1. Vagabonds and vagrants of all kinds.  Lifetime vacationers looking for thrills and world travelers looking to “find themselves.”
  2. Defeatists and fatalists lamenting that the West is dead, “the sky is falling, the sky is falling, woe is me, woe is us.”

Vagabonds are using the collapse of the West as their justification for vacation.  And the fatalists’ only response to the collapse of the West is to run away, go into hiding, or become vagabonds, themselves.

These vagabonds are a well known cliche, and perhaps a derivative or updated version of the rebel/frustrated punk kid who hates his parents and the town he grew up in, running away from home to chase that wild dream.  They are always on the move.  In nature, this resembles the scavenger, also constantly on the move, hopping from carcass to carcass.  The vagabond lives hand to mouth, job to job, paycheck to paycheck.  Unlike the king of the jungle, they don’t mark and defend their own territory, they don’t have their own realm to roam and to rule.

Vagabonds are not new but they seem to be growing.  For some reason every college graduate and/or twenty to thirty something feels justified to wander around the world for years on end to find themselves, or “live life to the fullest,” or whatever.  These people are on permanent vacation.  But the best part of a vacation is coming back to home sweet home, is it not?

When do men get into trouble?  When they’re sleeping soundly in bed next to their wife or when they’re out gallivanting around past midnight?  While you’re partying in exotic locales, your backyard is being pillaged and your women are being defiled.

Wise, old Nestor warns of plundering and scavenging too soon:

My comrades –
fighting Danaans, aides of Ares – no plunder now!
Don’t lag behind, don’t fling yourself at spoils
just to haul the biggest portion back to your ship.
Now’s the time for killing!  Later, at leisure,
strip the corpses up and down the plain!
The Iliad, Book VI, 78-83

Now to the defeatist/fatalist.  There is a lot of talk about the death of the West.  People, using their rational mind cite graphs, models and reports.  They watch the evening news, they read the newspaper.  All signs point to collapse.  But are we over-thinking things?  Are we calculating too precisely?  Are we, in fact, rationalizing, our own collapse?  We drown in well-thought-out analysis but starve for theoretical violence.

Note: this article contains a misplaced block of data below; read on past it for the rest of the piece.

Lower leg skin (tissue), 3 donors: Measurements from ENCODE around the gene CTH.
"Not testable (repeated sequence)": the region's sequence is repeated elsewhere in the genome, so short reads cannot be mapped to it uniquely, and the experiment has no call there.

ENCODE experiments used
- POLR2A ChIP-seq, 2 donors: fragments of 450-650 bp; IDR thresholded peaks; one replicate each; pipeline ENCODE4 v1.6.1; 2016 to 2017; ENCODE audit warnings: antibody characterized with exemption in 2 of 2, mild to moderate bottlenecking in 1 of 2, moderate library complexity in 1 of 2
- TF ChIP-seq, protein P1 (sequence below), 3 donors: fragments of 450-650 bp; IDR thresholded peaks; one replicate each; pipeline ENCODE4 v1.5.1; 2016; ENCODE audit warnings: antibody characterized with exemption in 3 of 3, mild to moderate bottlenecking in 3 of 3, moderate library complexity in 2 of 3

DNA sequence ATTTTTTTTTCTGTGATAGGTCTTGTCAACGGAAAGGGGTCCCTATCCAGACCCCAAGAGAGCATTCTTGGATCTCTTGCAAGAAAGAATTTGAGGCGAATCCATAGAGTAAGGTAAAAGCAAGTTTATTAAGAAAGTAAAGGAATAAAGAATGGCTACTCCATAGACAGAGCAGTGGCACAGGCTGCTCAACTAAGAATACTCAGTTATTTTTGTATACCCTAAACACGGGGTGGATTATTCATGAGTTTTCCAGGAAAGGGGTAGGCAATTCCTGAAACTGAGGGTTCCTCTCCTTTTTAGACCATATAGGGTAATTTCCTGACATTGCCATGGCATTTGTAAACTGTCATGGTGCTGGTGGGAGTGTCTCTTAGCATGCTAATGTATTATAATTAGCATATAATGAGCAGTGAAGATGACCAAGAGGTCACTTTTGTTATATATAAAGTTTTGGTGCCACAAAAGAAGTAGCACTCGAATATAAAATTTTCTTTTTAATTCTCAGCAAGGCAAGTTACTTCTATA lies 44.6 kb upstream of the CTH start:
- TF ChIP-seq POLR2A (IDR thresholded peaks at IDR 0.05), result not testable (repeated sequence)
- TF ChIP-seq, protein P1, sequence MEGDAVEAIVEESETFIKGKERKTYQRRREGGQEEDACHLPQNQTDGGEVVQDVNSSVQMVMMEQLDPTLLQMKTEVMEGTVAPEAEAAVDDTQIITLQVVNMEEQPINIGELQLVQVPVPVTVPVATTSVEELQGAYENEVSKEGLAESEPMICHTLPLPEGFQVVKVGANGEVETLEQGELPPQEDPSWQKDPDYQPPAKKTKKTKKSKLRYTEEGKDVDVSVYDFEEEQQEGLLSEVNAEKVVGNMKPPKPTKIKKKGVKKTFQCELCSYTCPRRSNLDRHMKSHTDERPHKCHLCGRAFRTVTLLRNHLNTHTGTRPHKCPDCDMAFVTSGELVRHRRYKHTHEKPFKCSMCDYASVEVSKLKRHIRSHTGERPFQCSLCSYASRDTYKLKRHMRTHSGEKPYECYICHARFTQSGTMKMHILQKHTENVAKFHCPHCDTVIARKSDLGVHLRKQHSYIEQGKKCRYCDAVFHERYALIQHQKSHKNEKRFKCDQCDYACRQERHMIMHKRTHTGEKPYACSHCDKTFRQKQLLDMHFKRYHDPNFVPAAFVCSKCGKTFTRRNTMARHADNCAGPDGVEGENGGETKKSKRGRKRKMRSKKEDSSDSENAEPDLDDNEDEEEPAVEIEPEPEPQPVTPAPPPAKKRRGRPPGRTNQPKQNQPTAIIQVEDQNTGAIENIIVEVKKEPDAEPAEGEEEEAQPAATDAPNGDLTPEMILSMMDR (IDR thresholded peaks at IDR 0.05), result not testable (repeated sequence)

For those who want to run away or wallow in defeat:  don’t you know that the tide of war is subject to the unpredictable and capricious whims of the Gods?  Wouldn’t you look foolish if you retreated at the eleventh hour only to miss the inconceivable, come-from-behind victory?  Apollo rouses the Trojans:

Up and at them, you stallion-breaking Trojans!
Never give up your lust for war against these Argives!
What are their bodies made of, rock or iron to block
your tearing bronze?  Stab them, slash their flesh!
Achilles the son of lovely sleek-haired Thetis –
the man’s not even fighting, no, he wallows
in all his heartsick fury by the ships!”
The Iliad, Book IV, 588-594

But let’s say we are collapsing.  Let’s say the West is dead.  Fine.  What good is wailing about it?  What good is running away?  What good is plundering?

We are born into this time and must bravely follow the path to the destined end. There is no other way. Our duty is to hold on to the lost position, without hope, without rescue, like that Roman soldier whose bones were found in front of a door in Pompeii, who, during the eruption of Vesuvius, died at his post because they forgot to relieve him. That is greatness. That is what it means to be a thoroughbred. The honorable end is the one thing that can not be taken from a man. – Oswald Spengler, Men and Technics (New York, 1932)

To this day, in nautical culture, the captain is always last off the ship.  It is not just a duty, it is an honor.  There are still stalwarts out there somewhere!

In any long-term battle there is a time to fall back, lick wounds, heal, and consolidate.  But this is not the same as running away or deserting.  There is also a time to enjoy victory after a decisive win.  But this is not the same as scavenging or plundering.

Life is battle.  Sometimes you have to pick up your sword, don you helmet, and wage war in far-away lands.  But when the smoke clears, don’t dishonor yourself, scrounging around for spoils.  About-face and march homewards.

“Now be men, my friends!  Courage, come, take heart!
Dread what comrades say of you here in bloody combat!
When men dread that, more men come through alive –
when soldiers break and run, good-bye glory,
good-bye all defenses!”
The Iliad, Book V, 610-614

Now up and at ’em, you long-haired Achaeans and you stallion-breaking Trojans!  Pray to Father Zeus, whose shield is thunder.  May the best man win!